HeroVet: Sidney Poitier

Barack Obama and Sidney Poitier

There is probably only one veteran who lied about his age to join the Army early and also went on to win an Academy Award. Bahamamian-American actor Sidney Poitier enlisted at age 16 and though his military service only lasted 10 months, his film career set records for Black individuals on screen for decades. Poitier passed away on January 6 at the age of 94.

“Sidney Poitier epitomized dignity and grace,” tweeted former President Barack Obama after the Oscar-winner’s death. He had awarded him the Presidential Medal of Freedom in 2009.

Poitier’s early life was challenging like many during his time. Born in 1927 in Miami, Florida, he grew up in the small village of Cat Island, Bahamas. His father, a poor tomato farmer, moved the family to their nation’s capital, Nassau, when Poitier was 11. At age 15, he left for the United States without any money and soon encountered his first challenges from racism, after spending his childhood in his predominantly Black island nation. 

Upon making it to New York, the poverty-stricken teen washed dishes and sought housing at an orphanage. When the chance to enlist in the Army came around when he was 16, he lied about his age in hope for a better life.

He wrote about that challenging time in his 1980 memoir, “This Life.”

The Army sent him to a hospital on Long Island for “shellshocked” veterans where he and 150 Black Army recruits assisted the white medical staff to “tend wards [and] administer cold packs, shock treatments and other supposedly rehabilitative therapies….We would in time become no more than jailers. The army was not heavily into the mental health business,” he wrote at that time.
 
After less than a year of service he chose to act his way out of his circumstances by pretending to be mentally unfit. Acting turned out to be his winning ticket.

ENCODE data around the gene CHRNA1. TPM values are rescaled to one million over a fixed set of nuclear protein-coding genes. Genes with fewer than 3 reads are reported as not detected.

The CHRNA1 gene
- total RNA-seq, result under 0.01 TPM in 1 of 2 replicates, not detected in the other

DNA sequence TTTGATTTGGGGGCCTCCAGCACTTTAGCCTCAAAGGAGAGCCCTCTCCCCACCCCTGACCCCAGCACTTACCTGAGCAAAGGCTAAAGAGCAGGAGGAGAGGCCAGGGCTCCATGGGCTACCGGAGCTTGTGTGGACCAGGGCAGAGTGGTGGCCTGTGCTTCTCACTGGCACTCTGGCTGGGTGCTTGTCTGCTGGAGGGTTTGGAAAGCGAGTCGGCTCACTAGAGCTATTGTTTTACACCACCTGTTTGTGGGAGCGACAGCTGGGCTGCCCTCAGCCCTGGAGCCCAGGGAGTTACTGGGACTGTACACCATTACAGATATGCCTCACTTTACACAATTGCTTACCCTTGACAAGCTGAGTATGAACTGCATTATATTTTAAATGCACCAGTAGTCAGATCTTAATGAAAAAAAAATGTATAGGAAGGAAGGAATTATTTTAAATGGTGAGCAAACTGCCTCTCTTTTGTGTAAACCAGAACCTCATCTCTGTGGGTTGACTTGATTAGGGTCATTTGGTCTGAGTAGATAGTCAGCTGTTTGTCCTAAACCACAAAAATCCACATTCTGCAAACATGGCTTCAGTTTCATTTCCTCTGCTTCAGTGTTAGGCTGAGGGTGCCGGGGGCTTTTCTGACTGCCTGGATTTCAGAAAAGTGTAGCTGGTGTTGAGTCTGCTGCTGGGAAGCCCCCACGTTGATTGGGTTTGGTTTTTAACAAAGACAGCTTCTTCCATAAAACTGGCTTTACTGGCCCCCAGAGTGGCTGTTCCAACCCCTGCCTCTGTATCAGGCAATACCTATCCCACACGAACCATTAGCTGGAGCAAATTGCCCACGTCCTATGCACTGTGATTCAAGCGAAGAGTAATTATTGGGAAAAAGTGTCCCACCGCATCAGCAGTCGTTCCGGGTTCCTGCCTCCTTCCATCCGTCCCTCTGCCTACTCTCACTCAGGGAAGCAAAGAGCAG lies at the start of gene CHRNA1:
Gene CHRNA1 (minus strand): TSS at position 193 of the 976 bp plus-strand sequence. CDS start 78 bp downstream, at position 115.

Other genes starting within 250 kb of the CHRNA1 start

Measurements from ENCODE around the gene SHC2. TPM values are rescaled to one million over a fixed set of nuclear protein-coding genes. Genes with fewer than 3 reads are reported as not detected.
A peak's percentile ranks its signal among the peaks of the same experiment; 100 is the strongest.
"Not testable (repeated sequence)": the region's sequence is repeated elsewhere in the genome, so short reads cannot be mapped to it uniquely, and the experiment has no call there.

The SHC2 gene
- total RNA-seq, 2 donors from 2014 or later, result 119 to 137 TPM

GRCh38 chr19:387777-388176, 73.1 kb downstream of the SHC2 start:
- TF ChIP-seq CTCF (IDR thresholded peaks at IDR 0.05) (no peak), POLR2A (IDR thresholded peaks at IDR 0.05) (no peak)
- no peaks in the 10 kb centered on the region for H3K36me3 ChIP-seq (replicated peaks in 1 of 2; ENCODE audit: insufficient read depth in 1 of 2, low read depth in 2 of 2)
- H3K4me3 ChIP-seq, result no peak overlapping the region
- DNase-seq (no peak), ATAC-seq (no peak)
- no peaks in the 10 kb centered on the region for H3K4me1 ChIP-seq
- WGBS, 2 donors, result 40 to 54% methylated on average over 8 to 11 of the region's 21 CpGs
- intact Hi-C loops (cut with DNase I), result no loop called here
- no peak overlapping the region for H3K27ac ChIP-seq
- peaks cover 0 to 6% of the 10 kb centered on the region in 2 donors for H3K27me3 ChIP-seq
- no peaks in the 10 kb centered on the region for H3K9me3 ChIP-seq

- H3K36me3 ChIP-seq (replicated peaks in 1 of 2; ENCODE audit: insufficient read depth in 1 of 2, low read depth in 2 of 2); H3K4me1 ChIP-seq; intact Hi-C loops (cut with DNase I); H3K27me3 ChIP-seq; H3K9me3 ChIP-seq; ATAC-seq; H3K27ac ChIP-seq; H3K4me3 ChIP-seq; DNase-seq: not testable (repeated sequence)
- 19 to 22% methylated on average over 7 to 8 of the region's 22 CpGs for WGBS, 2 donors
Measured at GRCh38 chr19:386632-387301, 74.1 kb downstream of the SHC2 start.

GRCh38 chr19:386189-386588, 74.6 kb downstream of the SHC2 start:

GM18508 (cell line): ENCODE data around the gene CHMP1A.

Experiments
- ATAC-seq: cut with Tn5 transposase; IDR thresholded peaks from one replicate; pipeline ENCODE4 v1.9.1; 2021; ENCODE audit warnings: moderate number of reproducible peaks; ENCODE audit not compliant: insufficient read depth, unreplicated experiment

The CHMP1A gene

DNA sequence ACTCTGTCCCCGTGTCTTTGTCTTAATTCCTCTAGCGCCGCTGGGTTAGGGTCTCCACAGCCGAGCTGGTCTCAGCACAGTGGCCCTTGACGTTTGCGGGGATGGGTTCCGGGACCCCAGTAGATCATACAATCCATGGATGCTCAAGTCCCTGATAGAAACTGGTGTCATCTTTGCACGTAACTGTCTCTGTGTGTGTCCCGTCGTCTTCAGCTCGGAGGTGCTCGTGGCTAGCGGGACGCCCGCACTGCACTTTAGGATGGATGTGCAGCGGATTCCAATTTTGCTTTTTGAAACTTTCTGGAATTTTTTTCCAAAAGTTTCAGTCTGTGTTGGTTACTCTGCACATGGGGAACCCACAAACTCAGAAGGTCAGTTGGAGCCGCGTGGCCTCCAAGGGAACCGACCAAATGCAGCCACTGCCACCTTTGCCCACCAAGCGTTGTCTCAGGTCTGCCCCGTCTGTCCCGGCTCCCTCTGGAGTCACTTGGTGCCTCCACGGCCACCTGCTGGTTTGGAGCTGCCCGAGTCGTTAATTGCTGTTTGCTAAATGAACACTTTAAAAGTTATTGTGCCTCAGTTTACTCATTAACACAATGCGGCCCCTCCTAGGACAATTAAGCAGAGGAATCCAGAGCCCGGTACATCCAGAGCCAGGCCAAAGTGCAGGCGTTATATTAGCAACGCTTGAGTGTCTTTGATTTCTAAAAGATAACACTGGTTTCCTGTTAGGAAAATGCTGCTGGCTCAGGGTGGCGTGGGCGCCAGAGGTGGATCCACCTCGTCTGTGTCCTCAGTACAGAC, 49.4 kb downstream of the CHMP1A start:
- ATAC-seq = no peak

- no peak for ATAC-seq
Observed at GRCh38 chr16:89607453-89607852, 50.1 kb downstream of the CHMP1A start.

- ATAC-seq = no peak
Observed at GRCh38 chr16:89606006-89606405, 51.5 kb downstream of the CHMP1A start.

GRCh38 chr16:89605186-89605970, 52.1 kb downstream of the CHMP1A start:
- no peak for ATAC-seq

Poitier worked as a janitor for the American Negro Theater, as it was named during its existence from 1940-1951, in exchange for acting lessons, and began to develop his legendary acting skills in the theatre. He once even landed a role as understudy to Harry Belafonte.

He continued to perform in plays until 1950, when he found a film career that quickly moved in parallel with the racial upheaval that was percolating its way throughout the decade. He made his film debut in No Way Out, a violent tale of racial hatred, which made him a hero back home in the Bahamas. The colonial government deemed it too explosive and censored it. 

It launched the career that, in the words of his good friend Harry Belafonte, "put the cinema and millions of people in the world in touch with a truth about who we are. A truth that could have for a longer time eluded us had it not been for him [Poitier] and the choices he made."

In 1959, he made history as becoming the first Black individual nominated for an Academy Award for his role in The Defiant Ones, and doing so again in 1963 by winning the Academy Award for his role in Lillies of the Field. He was a trailblazer on camera, taking on roles beyond the normal stereotypes.

“I made films when the only other Black on the lot was the shoeshine boy,” he told Newsweek in 1988. “I was kind of the lone guy in town.”

Poitier evolved and grew beyond acting and beyond drama. He went on to direct and produce, as he joined forces with Steve McQueen, Paul Newman and Barbra Streisand to form First Artist Production Company. During the 1990s up to 2001, Poitier made several movies for television. They included "Separate But Equal" as Thurgood Marshall; "Mandela and De Klerk" as Nelson Mandela and his last was "The Last Brick-maker in America."

Reflecting in 2002 on his last Oscar, a Lifetime Achievement Award, Poitier said, “I accept this award in memory of all the African American actors and actresses who went before me in the difficult years, on whose shoulders I was privileged to stand to see where I might go.”

In addition to his two Academy Awards, Poitier received the American Film Institute Lifetime Achievement and the Screen Actors Guild Life Achievement Awards, the Kennedy Center Honors, two NAACP Image Awards and a Grammy Award for Best Spoken Word Album.  

Poitier led a full life but ultimately passed away from heart failure and had previously suffered from Alzheimer's dementia and prostate cancer. He is survived by his wife, Joanna Shimkus, a retired actor from Canada, and five daughters.
 

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